The attack on the Muslim girl outside a mosque in Virginia last weekend left me saddened as I considered that around the world, people will always be judged for the differences in their beliefs and their appearance. Unfortunately, that judgement (on both the side of the judger and those being judged) can trigger extreme negative responses in people – extreme enough for murder, hate crimes, and terrorism to result.
This blog isn’t meant to be a place where I share my political views, but rather it is meant to be a place where people can come to shake off the worries of their worlds and find rest and rejuvenation.
So rather than dwelling on the negatives that we see in our world on a daily basis, why don’t we focus on the positives. How can we celebrate humanity’s differences, rather than condemn them?
Here are a few reasons why I think you should choose to look for the good in people, regardless of how different they are to you, or whether you disagree with their lifestyles or choices:
The diversity of humanity is worth celebrating.
There are over seven billion people on this planet, and no two people are the same – even identical twins have different personalities and interests!
Your DNA, the location of your birth, the people you met along the road of your life, and your personality, all affect who you have become today, and who you will continue to become until the day you die. The same is true for each other person on this earth.
When you think about it, that’s wild! We are all so different, yet completely intertwined with our environment and the people around us.
“Different” ≠ “better” or “worse”, but “differences” = “necessary”.
Though others will always have differing traditions, opinions, and lifestyles to your own, that doesn’t necessarily mean that that makes them morally (or physically, or intellectually…) “better” or “worse” than you.
It is, however, a good thing that you have those differences.
If everyone were the same, imagine what that would be like – cue the intro music to a very boring dystopia where everyone has the same style of hair, clothing, and word choice. Not only would this be a total snooze-fest, but there are only so many people in one community that can have your job, not to mention your sense of humor. Think of what that would do to your sense of individuality and self-worth!
If you still aren’t convinced, instead of thinking of a world full of “you’s”, think of a world full of “your dad’s”, or “your corniest high school teacher’s”. Please, God, no!
Differences are good. We desperately need them for a functional society.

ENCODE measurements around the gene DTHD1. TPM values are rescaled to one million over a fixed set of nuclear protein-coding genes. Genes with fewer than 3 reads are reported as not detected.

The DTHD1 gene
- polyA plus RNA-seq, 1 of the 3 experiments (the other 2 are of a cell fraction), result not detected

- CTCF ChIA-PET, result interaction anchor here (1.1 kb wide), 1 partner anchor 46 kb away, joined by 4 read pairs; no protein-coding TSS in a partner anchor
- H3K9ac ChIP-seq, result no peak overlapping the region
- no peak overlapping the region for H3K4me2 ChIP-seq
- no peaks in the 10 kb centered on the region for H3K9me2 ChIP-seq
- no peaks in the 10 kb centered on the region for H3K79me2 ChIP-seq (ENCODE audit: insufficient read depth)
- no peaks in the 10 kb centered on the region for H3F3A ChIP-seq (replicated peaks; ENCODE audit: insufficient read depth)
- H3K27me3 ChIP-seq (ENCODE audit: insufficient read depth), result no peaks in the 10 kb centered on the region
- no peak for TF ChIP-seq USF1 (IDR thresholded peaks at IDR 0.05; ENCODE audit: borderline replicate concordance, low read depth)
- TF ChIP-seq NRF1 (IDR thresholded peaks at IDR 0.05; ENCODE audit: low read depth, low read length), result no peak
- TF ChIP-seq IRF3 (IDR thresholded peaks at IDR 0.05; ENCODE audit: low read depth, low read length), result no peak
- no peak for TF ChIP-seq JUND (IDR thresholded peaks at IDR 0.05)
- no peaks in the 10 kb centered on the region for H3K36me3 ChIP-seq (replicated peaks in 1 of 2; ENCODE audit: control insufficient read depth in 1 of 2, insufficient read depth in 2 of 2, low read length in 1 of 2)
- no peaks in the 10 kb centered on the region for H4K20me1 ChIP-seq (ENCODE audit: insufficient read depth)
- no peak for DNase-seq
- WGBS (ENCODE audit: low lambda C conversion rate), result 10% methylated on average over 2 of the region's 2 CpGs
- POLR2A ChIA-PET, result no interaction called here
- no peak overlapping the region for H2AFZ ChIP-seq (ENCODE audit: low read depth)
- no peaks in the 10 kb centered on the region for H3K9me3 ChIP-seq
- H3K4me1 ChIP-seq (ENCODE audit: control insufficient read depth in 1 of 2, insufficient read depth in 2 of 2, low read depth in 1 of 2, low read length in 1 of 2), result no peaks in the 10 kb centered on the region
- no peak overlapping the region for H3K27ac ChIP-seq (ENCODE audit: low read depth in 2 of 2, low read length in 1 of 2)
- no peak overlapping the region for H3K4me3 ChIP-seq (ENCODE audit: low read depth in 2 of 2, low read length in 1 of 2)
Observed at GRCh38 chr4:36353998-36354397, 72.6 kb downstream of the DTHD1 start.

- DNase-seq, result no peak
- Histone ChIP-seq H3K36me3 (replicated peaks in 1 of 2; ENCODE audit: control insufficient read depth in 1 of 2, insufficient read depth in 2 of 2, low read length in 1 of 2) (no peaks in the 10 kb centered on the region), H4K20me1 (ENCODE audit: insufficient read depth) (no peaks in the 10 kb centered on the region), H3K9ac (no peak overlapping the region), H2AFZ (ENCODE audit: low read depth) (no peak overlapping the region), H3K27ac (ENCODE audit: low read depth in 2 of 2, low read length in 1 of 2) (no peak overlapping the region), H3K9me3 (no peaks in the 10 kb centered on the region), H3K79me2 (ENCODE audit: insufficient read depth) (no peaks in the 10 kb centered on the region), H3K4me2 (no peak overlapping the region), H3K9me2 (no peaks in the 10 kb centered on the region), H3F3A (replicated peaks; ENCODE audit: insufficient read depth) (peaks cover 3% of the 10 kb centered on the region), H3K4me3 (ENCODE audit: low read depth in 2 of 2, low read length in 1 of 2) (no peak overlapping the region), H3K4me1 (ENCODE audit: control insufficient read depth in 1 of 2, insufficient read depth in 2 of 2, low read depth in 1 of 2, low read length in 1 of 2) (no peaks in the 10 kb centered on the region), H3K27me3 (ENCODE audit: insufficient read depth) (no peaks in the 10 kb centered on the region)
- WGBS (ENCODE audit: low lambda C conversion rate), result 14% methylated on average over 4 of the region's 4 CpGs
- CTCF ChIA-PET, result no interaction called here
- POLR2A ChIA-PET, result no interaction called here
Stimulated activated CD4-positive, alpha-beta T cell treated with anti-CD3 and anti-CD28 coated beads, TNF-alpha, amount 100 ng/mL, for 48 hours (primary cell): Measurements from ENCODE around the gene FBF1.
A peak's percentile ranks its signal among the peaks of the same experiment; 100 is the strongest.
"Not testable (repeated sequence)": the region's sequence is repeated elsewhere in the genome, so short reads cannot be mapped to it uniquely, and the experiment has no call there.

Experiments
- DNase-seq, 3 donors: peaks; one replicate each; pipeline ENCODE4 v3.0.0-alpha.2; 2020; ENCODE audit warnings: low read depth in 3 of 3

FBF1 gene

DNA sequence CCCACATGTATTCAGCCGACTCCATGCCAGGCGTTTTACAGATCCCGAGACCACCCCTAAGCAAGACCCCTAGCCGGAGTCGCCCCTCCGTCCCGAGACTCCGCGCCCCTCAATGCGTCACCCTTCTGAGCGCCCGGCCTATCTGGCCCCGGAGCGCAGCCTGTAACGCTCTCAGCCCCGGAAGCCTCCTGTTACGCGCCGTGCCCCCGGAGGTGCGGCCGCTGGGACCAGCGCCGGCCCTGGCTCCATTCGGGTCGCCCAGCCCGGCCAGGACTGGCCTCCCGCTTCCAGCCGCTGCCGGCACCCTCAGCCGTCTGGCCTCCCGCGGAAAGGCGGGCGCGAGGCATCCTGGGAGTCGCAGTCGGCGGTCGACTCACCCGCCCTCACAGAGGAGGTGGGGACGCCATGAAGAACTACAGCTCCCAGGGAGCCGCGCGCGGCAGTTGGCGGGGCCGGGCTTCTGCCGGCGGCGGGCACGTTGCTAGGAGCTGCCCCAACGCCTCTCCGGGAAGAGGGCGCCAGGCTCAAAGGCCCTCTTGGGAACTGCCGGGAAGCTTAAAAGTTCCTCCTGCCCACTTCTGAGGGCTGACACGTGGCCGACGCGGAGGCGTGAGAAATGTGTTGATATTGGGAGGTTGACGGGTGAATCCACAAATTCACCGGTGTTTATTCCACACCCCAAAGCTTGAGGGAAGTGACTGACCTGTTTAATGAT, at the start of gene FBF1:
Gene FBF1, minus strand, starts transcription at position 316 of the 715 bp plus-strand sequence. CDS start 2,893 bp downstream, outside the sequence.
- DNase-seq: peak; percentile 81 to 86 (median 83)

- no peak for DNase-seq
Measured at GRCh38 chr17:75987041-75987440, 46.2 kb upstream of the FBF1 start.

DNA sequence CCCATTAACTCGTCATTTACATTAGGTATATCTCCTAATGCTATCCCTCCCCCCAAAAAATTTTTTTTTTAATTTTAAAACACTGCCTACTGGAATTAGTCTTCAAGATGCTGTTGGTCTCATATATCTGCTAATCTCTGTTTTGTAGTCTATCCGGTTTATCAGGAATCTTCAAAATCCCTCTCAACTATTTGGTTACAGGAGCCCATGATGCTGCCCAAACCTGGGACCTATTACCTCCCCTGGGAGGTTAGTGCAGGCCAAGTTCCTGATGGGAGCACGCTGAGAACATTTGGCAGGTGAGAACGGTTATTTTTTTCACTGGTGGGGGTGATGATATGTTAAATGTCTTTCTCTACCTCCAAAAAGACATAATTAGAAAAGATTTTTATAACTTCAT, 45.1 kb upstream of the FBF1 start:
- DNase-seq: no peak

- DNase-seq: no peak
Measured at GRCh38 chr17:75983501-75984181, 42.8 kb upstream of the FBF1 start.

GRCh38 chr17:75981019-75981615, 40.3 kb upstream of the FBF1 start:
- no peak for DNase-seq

And their weakness shall be their strength.
What on first glance seems like someone’s weakness may turn out to be something that gives them strength in certain situations. For example, if a person is an introvert and seems to get lost in a large crowd, more extroverted individuals may consider this person to be weak.
Put that introvert in front of a blank page, however, and my guess is that he or she will have something valuable to share – just not in the context of directly addressing a crowd. Many introverts spend more time in introspective thought, and therefore have a deeper understanding of what makes the world tick. Extroverts of the world can learn from this!
I find that the strongest, most efficient teams are the ones that have a wide variety of personalities and perspectives on it. Everyone has something to bring to the table, which can help the team get outside the box when working towards their collective goals.
So don’t sweat it if you are terrible at public speaking. You are more than likely excellent at something else that someone else is terrible at.
Empathy: minding the gap.
Trying to see life, or even just a situation, from another person’s perspective helps you to empathize with that person, and to develop a deeper understanding for who they are and their way of life. Empathy helps to bridge gaps between people and helps people to find that they are really more similar than they thought, but perhaps in surprising ways.
At our cores, we are all human, and all have the most basic human needs and instincts.
Imagine what it would be like to have a mental illness where you have full access to your usual thoughts, but you can’t seem to translate them into action without things coming out jumbled and garbled. How would that affect your day? Would you have trouble making new friends, or even making a meal to feed yourself?
I would imagine that would be incredibly frustrating, and I would probably want to release that frustration. So, the next time you encounter someone with a mental illness and you see them “acting out” or doing something “bizarre”, remember this practice of putting yourself in their shoes, and show some empathy!
Whatever you do, remember that humanity – every member of the human race – has value. No matter what tears us apart, we will always be able to connect with each other on the most basic levels.
Each of us desires some semblance of dignity and a sense of belonging. When you scoff at someone for their differences, you are taking away from these two very important things, which breeds anger, fear, loneliness, and humiliation.
On the other hand, celebrating our differences, as well as the things we find in common, fosters a sense of dignity and belonging, and encourages solidarity and community.
So go ahead and celebrate how different you and your friends are!